When Aerosmith tackled blues classics such as "Baby Please Don't Go" and "Road Runner," Steven Tyler says the key was to avoid anything that sounded like a preservation-minded blues tribute: "This is not about a resurgence of the blues. It was us discovering you can do these songs and have a whole lot of fun. It just plain feels good."
The album presented a challenge for the band's label, however. "We knew that we'd have to take our chances on a marketing level," says Will Botwin, president of Columbia Records. "There's loyalty to the band among fans, but there's very little loyalty at radio. To me, this is not a hit-driven record or a video-driven record."
Surprisingly, stations in the "active rock" format are getting good feedback from the first Bobo single, "Baby Please Don't Go." "It definitely stands out as something unique," says Sean Elliott, program director at WLZR-FM in Milwaukee. "People seem pumped that Aerosmith are really rocking again. And the track lends a really cool sound to the radio station."
The album is poised for strong sales well into spring. Aerosmith are currently playing an average of five Bobo tracks at every show on their arena tour, which lasts until late June. Guitarist Joe Perry says they fit perfectly next to Aerosmith's originals. "People think that the blues is just older men," Perry says. "But when they wrote this stuff, a lot of times they were in their twenties and thirties, and they were just trying to get people off in the juke joints.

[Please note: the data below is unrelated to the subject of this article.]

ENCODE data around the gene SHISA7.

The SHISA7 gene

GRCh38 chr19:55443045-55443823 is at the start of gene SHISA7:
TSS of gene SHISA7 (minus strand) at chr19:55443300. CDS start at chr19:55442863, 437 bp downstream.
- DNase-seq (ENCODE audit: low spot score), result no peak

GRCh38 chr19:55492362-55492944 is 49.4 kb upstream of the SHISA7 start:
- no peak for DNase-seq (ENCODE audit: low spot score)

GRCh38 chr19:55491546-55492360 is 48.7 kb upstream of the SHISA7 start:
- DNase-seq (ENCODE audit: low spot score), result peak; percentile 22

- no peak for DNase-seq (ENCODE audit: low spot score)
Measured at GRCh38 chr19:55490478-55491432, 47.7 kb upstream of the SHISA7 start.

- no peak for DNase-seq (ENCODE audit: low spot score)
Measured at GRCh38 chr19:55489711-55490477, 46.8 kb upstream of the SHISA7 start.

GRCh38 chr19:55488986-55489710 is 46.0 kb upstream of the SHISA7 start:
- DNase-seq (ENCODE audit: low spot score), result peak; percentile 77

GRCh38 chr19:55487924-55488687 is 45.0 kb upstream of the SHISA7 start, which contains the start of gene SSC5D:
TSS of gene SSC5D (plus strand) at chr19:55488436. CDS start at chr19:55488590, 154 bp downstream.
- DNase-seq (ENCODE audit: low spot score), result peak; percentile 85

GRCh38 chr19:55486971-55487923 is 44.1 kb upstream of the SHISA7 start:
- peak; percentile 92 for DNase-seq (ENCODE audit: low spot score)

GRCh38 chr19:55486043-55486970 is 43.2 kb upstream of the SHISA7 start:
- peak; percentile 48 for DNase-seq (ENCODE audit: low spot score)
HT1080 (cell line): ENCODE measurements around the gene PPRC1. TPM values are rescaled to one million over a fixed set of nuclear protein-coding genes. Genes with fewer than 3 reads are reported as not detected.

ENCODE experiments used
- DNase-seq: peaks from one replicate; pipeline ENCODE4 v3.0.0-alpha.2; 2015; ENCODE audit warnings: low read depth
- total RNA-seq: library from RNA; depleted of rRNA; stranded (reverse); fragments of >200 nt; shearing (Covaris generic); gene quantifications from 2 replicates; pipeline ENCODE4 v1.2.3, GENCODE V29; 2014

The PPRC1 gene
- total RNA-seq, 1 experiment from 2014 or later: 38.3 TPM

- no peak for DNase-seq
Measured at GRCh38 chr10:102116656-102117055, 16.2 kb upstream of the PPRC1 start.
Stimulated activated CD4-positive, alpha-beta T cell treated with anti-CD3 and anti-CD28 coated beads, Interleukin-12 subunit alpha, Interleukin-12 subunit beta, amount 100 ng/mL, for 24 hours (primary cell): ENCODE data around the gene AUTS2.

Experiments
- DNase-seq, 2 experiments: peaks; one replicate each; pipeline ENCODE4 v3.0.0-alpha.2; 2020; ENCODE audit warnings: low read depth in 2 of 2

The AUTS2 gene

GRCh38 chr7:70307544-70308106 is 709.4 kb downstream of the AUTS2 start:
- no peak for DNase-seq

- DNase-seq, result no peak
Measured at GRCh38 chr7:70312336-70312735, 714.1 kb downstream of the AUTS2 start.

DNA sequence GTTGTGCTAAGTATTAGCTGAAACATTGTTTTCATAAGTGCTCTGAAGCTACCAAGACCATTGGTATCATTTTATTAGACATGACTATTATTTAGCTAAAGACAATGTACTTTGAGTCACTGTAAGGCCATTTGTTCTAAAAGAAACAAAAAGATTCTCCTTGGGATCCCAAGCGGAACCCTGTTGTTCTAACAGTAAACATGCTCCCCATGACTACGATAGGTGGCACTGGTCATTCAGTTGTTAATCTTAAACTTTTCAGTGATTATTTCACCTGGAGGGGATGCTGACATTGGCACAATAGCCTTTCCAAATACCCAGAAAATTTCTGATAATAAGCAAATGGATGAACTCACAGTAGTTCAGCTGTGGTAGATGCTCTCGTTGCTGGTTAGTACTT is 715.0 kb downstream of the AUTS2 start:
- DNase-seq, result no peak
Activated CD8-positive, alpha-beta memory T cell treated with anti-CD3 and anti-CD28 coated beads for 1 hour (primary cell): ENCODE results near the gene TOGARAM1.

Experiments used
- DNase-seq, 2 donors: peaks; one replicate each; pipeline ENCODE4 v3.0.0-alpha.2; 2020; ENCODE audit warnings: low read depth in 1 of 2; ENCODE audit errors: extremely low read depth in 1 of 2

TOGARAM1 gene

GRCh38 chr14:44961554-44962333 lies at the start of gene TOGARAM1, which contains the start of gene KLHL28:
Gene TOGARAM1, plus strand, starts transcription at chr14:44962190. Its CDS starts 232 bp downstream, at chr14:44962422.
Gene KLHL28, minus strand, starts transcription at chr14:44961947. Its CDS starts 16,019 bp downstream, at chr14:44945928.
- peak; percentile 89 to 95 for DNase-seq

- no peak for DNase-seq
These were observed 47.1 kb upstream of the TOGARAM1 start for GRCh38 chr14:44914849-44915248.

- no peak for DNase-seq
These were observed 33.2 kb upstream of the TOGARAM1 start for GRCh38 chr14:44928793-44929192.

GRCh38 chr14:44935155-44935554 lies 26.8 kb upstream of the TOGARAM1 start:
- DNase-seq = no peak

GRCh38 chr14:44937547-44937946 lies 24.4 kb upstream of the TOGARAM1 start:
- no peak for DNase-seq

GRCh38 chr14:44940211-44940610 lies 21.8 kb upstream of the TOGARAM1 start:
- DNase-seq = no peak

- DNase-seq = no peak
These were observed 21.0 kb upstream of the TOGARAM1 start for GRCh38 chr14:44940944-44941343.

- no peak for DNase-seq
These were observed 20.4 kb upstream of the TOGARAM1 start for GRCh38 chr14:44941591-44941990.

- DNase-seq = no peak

That's the thing about these songs: They're great vehicles for energy. They've got all the magic that got us into music in the first place, and the album has that crazy X-factor vibe you can't really explain about rock & roll."
Or, as Tyler puts it, "It's like smelling cinnamon in the morning. It can't be denied."
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